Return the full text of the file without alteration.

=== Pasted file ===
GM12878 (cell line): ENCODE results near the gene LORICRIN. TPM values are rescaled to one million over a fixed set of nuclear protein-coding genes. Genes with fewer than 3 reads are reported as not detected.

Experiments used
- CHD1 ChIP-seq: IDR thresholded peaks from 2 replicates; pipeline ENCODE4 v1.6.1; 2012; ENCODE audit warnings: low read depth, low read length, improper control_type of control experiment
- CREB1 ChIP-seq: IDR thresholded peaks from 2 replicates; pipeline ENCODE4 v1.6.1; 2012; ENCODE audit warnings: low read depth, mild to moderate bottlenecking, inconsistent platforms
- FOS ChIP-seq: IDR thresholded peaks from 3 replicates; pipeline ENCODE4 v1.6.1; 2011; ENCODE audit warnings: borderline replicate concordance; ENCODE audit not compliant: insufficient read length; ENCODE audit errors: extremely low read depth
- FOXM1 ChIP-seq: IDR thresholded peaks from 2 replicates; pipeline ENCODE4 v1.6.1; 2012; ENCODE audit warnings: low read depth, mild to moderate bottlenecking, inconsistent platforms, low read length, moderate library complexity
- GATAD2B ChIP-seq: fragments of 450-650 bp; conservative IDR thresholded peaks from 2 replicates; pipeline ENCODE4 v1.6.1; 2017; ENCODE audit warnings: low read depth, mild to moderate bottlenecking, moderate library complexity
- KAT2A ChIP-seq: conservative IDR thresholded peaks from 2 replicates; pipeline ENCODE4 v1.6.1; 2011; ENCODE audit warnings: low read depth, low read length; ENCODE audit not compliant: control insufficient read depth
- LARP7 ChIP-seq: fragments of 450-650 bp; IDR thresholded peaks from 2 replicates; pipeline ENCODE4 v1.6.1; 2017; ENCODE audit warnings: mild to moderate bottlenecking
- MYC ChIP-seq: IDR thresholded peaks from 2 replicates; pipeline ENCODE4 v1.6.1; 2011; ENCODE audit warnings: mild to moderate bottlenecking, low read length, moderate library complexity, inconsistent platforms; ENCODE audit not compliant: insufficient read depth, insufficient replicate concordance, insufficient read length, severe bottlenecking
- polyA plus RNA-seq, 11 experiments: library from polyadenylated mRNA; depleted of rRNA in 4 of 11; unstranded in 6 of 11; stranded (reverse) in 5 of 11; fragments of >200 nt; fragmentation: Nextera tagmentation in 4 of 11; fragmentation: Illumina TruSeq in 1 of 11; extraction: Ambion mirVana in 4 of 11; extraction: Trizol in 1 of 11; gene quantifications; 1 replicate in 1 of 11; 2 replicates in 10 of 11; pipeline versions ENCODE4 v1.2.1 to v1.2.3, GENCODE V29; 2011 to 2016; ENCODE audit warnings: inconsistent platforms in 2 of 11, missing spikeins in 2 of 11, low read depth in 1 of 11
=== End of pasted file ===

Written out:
GM12878 (cell line): ENCODE results near the gene LORICRIN. TPM values are rescaled to one million over a fixed set of nuclear protein-coding genes. Genes with fewer than 3 reads are reported as not detected.

Experiments used
- CHD1 ChIP-seq: IDR thresholded peaks from 2 replicates; pipeline ENCODE4 v1.6.1; 2012; ENCODE audit warnings: low read depth, low read length, improper control_type of control experiment
- CREB1 ChIP-seq: IDR thresholded peaks from 2 replicates; pipeline ENCODE4 v1.6.1; 2012; ENCODE audit warnings: low read depth, mild to moderate bottlenecking, inconsistent platforms
- FOS ChIP-seq: IDR thresholded peaks from 3 replicates; pipeline ENCODE4 v1.6.1; 2011; ENCODE audit warnings: borderline replicate concordance; ENCODE audit not compliant: insufficient read length; ENCODE audit errors: extremely low read depth
- FOXM1 ChIP-seq: IDR thresholded peaks from 2 replicates; pipeline ENCODE4 v1.6.1; 2012; ENCODE audit warnings: low read depth, mild to moderate bottlenecking, inconsistent platforms, low read length, moderate library complexity
- GATAD2B ChIP-seq: fragments of 450-650 bp; conservative IDR thresholded peaks from 2 replicates; pipeline ENCODE4 v1.6.1; 2017; ENCODE audit warnings: low read depth, mild to moderate bottlenecking, moderate library complexity
- KAT2A ChIP-seq: conservative IDR thresholded peaks from 2 replicates; pipeline ENCODE4 v1.6.1; 2011; ENCODE audit warnings: low read depth, low read length; ENCODE audit not compliant: control insufficient read depth
- LARP7 ChIP-seq: fragments of 450-650 bp; IDR thresholded peaks from 2 replicates; pipeline ENCODE4 v1.6.1; 2017; ENCODE audit warnings: mild to moderate bottlenecking
- MYC ChIP-seq: IDR thresholded peaks from 2 replicates; pipeline ENCODE4 v1.6.1; 2011; ENCODE audit warnings: mild to moderate bottlenecking, low read length, moderate library complexity, inconsistent platforms; ENCODE audit not compliant: insufficient read depth, insufficient replicate concordance, insufficient read length, severe bottlenecking
- polyA plus RNA-seq, 11 experiments: library from polyadenylated mRNA; depleted of rRNA in 4 of 11; unstranded in 6 of 11; stranded (reverse) in 5 of 11; fragments of >200 nt; fragmentation: Nextera tagmentation in 4 of 11; fragmentation: Illumina TruSeq in 1 of 11; extraction: Ambion mirVana in 4 of 11; extraction: Trizol in 1 of 11; gene quantifications; 1 replicate in 1 of 11; 2 replicates in 10 of 11; pipeline versions ENCODE4 v1.2.1 to v1.2.3, GENCODE V29; 2011 to 2016; ENCODE audit warnings: inconsistent platforms in 2 of 11, missing spikeins in 2 of 11, low read depth in 1 of 11